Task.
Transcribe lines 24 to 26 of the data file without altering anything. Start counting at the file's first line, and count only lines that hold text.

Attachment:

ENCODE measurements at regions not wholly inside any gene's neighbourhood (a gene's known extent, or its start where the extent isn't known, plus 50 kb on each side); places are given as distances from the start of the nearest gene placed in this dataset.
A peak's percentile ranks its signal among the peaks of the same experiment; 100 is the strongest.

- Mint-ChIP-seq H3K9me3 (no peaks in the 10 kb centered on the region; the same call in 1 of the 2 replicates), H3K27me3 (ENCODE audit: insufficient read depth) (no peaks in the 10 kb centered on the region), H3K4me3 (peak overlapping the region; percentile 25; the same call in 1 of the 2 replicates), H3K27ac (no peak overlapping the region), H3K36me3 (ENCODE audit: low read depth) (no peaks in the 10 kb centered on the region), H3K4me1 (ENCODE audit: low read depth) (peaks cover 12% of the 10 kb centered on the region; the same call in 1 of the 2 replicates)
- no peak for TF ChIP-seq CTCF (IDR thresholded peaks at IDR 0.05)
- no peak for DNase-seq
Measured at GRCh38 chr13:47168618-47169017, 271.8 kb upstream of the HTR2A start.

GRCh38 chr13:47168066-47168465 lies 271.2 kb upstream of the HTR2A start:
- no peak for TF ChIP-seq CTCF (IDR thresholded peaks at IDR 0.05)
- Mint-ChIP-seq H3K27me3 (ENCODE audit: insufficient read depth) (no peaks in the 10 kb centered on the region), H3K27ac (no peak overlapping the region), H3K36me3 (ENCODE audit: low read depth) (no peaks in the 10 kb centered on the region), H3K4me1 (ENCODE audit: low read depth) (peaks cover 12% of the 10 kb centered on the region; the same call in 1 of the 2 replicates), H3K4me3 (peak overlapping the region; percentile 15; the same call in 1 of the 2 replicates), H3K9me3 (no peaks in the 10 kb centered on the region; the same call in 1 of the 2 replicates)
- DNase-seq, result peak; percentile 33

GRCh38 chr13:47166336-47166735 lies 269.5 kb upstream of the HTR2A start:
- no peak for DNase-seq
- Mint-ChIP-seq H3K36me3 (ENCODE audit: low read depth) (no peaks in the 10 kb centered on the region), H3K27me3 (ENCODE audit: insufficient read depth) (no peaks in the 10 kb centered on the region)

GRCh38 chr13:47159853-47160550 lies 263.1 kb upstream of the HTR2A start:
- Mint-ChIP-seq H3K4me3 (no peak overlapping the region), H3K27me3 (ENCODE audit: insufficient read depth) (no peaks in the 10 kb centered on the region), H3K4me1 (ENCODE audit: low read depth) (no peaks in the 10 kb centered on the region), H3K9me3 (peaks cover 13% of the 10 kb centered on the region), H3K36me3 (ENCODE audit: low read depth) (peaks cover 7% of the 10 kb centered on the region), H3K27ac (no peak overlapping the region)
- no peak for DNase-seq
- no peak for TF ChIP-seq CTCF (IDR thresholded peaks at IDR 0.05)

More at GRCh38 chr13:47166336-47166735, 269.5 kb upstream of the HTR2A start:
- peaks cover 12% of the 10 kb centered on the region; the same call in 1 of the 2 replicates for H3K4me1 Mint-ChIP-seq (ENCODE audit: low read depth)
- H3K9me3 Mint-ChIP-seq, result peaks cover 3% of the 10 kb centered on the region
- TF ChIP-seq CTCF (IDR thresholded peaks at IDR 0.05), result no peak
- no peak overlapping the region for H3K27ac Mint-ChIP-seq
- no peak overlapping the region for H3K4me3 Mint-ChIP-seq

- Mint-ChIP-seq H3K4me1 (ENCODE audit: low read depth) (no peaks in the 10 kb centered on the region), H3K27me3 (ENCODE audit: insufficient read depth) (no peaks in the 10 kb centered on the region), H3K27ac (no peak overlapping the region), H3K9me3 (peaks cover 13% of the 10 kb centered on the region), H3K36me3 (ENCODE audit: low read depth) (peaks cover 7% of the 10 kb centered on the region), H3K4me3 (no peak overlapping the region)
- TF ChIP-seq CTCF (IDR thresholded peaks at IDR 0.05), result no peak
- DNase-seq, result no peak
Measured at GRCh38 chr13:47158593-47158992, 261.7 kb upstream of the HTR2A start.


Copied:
- Mint-ChIP-seq H3K4me1 (ENCODE audit: low read depth) (no peaks in the 10 kb centered on the region), H3K27me3 (ENCODE audit: insufficient read depth) (no peaks in the 10 kb centered on the region), H3K27ac (no peak overlapping the region), H3K9me3 (peaks cover 13% of the 10 kb centered on the region), H3K36me3 (ENCODE audit: low read depth) (peaks cover 7% of the 10 kb centered on the region), H3K4me3 (no peak overlapping the region)
- TF ChIP-seq CTCF (IDR thresholded peaks at IDR 0.05), result no peak
- DNase-seq, result no peak